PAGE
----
iBOL collaborator identifies insect invader
German researchers working with the International Barcode of Life project (iBOL) have produced the first genetic evidence that an invasive and highly destructive fruit fly is now present in the southern state of Baden-Wüautrttemberg.
Researchers from the Bavarian State Collection in Munich used DNA barcoding to identify the spotted-wing Drosophila, Drosophila suzukii, native to East Asia but now a widespread and costly pest in North America and, more recently, in southern Europe. It causes massive damage to soft fruit and berry crops and can also infest vineyards.
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Fly expert Dieter Doczkal, who found the specimen near Rastatt in Baden-Wüautrttemberg last fall, was collecting insects for the Barcoding Fauna Bavarica (BFB) project, an important collaborator of the International Barcoding of Life project (iBOL). iBOL is a global partnership of researchers dedicated to building a DNA barcode reference library for 500,000 animal, plant and fungal species by 2015, focusing on species of particular environmental and socio-economic significance.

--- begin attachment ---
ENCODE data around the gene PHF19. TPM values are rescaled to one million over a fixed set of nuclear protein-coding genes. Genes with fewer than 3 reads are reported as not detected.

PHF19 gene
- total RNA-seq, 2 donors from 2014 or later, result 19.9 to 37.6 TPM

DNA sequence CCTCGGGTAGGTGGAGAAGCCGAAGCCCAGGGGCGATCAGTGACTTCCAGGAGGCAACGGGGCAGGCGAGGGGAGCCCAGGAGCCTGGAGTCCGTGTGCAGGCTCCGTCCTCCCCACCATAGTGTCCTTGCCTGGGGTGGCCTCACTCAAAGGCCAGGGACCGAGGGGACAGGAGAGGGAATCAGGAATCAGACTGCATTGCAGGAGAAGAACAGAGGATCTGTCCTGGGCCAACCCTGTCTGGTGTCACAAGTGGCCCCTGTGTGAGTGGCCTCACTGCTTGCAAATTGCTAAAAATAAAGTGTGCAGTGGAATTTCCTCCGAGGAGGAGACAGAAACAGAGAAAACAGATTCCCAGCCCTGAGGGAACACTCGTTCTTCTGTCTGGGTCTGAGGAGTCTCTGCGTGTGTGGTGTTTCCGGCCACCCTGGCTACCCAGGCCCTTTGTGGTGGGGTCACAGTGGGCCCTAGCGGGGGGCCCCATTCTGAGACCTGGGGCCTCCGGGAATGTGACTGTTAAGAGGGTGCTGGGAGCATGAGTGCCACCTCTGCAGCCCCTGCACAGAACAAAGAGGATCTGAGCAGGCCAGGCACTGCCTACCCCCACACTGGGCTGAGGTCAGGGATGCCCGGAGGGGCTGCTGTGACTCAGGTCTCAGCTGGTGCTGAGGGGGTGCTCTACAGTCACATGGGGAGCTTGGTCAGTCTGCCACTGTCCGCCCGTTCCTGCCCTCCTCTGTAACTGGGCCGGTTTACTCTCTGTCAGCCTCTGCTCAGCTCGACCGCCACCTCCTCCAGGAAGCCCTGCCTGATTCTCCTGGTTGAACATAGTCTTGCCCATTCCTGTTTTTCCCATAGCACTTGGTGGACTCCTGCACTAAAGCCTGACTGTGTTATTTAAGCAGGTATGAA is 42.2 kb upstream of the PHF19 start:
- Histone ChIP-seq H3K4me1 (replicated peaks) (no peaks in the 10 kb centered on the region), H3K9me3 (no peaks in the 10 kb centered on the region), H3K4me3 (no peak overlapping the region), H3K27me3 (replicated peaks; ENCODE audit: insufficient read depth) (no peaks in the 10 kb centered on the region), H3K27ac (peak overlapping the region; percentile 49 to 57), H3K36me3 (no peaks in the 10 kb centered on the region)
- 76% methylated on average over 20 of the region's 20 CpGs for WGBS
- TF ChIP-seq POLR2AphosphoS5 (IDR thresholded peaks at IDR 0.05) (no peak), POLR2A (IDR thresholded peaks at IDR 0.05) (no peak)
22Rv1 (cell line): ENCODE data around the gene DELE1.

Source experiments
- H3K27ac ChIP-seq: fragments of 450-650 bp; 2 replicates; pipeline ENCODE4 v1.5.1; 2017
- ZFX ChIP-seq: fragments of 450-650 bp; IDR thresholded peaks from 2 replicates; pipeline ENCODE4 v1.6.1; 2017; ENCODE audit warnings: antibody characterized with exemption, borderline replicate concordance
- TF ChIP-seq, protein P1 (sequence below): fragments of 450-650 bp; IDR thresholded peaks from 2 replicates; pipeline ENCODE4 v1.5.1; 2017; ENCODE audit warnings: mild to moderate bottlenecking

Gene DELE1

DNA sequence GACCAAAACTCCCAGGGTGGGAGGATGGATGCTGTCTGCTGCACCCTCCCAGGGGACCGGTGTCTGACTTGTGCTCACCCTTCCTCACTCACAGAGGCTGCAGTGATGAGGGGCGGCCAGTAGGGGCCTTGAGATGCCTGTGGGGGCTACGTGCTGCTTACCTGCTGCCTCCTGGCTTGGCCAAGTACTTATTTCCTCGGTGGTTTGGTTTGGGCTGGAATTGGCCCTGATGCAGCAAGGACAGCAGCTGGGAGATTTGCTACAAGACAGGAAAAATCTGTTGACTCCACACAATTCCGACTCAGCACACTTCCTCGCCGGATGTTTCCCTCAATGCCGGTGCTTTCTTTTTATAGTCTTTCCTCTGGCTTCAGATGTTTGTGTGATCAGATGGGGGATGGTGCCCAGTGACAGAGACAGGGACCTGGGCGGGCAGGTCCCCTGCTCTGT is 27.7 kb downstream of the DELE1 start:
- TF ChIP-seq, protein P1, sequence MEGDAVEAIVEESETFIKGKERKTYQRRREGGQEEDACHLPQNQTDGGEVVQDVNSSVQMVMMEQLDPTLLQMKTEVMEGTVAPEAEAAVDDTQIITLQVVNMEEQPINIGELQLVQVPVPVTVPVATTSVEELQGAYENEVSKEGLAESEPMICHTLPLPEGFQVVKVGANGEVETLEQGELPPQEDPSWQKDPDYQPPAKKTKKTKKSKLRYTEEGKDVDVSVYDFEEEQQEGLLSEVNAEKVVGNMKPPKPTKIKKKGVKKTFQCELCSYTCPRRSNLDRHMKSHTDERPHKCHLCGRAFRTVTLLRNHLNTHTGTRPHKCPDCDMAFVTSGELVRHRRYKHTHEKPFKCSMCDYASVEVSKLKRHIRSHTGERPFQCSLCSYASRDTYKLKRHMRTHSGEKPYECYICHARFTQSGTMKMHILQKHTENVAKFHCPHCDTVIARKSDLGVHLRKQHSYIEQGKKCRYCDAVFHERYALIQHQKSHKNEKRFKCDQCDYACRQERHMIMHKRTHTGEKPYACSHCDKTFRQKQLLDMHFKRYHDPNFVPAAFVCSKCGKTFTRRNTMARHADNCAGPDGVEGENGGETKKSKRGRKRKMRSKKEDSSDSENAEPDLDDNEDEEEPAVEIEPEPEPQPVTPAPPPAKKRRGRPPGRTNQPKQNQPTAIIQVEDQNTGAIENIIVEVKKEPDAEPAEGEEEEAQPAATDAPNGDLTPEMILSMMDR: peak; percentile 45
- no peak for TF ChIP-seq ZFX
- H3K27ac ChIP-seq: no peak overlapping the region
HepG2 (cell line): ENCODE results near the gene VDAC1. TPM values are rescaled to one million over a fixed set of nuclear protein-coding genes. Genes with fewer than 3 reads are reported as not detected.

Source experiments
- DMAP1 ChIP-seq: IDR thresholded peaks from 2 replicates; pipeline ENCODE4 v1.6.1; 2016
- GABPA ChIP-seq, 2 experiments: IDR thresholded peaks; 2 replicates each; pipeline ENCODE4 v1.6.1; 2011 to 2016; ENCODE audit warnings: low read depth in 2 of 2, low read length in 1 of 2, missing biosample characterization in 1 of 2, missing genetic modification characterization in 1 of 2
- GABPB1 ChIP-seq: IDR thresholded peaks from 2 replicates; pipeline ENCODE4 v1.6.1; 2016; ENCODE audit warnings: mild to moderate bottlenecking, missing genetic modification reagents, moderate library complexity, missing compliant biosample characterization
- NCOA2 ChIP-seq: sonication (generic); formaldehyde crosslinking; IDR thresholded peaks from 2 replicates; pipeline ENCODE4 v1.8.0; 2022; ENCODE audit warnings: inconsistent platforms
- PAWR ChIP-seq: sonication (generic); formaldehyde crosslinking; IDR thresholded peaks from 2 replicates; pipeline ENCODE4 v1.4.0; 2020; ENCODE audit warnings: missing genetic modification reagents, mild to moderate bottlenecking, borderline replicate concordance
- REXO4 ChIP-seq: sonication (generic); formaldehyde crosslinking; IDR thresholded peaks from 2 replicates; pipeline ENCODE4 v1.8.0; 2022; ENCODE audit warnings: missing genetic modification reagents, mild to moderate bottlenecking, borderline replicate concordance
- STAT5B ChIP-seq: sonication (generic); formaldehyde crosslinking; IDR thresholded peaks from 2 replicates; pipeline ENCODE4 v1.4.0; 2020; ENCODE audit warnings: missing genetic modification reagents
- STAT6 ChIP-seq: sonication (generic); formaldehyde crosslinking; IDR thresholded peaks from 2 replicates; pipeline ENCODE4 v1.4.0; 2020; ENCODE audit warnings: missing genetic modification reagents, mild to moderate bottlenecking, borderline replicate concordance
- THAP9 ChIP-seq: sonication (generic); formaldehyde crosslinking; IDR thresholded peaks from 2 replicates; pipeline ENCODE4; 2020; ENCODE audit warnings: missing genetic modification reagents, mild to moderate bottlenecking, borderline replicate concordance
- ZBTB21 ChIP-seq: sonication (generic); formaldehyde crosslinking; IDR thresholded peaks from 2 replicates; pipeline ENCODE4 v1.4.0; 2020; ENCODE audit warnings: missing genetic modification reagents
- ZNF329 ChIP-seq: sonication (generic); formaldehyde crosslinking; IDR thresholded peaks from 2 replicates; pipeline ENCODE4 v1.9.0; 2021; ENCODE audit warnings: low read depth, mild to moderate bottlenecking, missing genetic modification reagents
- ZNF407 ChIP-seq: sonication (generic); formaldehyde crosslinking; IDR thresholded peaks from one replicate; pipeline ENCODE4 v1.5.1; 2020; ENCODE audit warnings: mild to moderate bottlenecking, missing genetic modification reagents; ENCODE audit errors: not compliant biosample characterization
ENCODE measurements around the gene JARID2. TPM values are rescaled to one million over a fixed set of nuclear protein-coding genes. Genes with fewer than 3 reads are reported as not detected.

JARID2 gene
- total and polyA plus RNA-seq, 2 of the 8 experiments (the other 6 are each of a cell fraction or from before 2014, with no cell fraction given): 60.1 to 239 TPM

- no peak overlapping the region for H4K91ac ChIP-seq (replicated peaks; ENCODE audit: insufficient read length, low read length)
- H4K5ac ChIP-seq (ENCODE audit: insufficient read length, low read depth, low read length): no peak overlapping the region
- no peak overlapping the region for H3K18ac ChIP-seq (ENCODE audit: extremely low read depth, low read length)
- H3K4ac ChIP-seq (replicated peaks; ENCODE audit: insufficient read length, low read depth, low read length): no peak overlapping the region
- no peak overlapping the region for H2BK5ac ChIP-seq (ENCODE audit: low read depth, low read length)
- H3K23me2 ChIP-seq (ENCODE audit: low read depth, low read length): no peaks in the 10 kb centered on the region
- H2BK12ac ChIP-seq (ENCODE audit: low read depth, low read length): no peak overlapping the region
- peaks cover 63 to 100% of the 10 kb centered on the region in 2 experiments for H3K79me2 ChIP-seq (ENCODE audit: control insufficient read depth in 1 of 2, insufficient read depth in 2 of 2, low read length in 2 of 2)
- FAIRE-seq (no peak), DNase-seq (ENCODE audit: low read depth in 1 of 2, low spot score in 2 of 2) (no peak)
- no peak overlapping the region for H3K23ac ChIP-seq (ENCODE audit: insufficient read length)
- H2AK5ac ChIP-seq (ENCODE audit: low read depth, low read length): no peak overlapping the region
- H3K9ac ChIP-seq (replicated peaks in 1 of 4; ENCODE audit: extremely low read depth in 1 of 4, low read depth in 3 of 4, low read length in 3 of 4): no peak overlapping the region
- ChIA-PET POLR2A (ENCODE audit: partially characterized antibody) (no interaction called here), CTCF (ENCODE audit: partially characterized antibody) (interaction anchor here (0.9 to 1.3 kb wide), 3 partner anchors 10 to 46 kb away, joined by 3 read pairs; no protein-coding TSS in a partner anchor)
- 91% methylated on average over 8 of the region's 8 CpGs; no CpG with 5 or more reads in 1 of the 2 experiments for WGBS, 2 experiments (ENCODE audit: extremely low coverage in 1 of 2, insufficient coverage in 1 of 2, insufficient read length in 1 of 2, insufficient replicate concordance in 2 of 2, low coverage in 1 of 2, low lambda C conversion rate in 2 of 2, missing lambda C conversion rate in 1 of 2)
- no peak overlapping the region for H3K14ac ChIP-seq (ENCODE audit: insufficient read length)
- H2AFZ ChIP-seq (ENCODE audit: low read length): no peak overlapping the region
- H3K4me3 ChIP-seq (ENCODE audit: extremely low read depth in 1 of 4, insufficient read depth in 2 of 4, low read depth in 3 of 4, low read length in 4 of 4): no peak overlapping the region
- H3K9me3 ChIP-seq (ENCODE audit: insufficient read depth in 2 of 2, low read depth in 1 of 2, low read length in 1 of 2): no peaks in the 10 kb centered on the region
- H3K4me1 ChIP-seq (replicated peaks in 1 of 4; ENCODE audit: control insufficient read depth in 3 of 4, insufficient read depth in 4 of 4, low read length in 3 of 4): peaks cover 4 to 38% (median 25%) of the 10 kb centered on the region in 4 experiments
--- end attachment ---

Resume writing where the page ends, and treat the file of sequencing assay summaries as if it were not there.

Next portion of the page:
Among the important applications of DNA barcode technology is the ability to make rapid and accurate identifications of invasive species with the potential to inflict huge losses on agriculture and forestry industries.
The results have been reported to the plant protection service in Baden-Wüautrttemberg and the Julius-Küauthn Institute (for national and international plant health relations), which also found spotted wing Drosophila at three sites in southern Germany last fall.